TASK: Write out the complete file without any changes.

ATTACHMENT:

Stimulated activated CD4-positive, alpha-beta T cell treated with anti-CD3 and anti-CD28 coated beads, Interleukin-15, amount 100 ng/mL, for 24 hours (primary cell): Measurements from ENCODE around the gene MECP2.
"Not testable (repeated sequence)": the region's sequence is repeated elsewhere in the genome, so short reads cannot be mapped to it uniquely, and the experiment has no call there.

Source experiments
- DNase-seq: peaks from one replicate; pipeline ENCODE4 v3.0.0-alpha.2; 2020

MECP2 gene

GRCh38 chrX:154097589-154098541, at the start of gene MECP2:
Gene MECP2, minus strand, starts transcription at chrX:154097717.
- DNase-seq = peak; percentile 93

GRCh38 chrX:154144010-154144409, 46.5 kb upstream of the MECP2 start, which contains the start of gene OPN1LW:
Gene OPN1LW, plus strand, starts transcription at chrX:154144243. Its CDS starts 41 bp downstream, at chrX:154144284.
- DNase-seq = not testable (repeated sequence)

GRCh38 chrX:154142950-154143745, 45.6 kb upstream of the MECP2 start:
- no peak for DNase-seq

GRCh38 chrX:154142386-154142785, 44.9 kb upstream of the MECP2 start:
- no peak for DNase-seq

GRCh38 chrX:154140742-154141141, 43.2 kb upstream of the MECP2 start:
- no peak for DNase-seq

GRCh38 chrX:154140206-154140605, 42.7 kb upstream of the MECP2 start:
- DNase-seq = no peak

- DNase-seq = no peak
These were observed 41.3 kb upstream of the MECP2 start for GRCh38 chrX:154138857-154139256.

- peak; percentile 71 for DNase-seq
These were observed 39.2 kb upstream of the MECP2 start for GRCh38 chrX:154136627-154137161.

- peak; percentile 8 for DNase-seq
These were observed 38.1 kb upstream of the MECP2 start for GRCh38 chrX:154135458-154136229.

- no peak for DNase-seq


Stimulated activated CD4-positive, alpha-beta T cell treated with anti-CD3 and anti-CD28 coated beads, Interleukin-15, amount 100 ng/mL, for 24 hours (primary cell): Measurements from ENCODE around the gene MECP2.
"Not testable (repeated sequence)": the region's sequence is repeated elsewhere in the genome, so short reads cannot be mapped to it uniquely, and the experiment has no call there.

Source experiments
- DNase-seq: peaks from one replicate; pipeline ENCODE4 v3.0.0-alpha.2; 2020

MECP2 gene

GRCh38 chrX:154097589-154098541, at the start of gene MECP2:
Gene MECP2, minus strand, starts transcription at chrX:154097717.
- DNase-seq = peak; percentile 93

GRCh38 chrX:154144010-154144409, 46.5 kb upstream of the MECP2 start, which contains the start of gene OPN1LW:
Gene OPN1LW, plus strand, starts transcription at chrX:154144243. Its CDS starts 41 bp downstream, at chrX:154144284.
- DNase-seq = not testable (repeated sequence)

GRCh38 chrX:154142950-154143745, 45.6 kb upstream of the MECP2 start:
- no peak for DNase-seq

GRCh38 chrX:154142386-154142785, 44.9 kb upstream of the MECP2 start:
- no peak for DNase-seq

GRCh38 chrX:154140742-154141141, 43.2 kb upstream of the MECP2 start:
- no peak for DNase-seq

GRCh38 chrX:154140206-154140605, 42.7 kb upstream of the MECP2 start:
- DNase-seq = no peak

- DNase-seq = no peak
These were observed 41.3 kb upstream of the MECP2 start for GRCh38 chrX:154138857-154139256.

- peak; percentile 71 for DNase-seq
These were observed 39.2 kb upstream of the MECP2 start for GRCh38 chrX:154136627-154137161.

- peak; percentile 8 for DNase-seq
These were observed 38.1 kb upstream of the MECP2 start for GRCh38 chrX:154135458-154136229.

- no peak for DNase-seq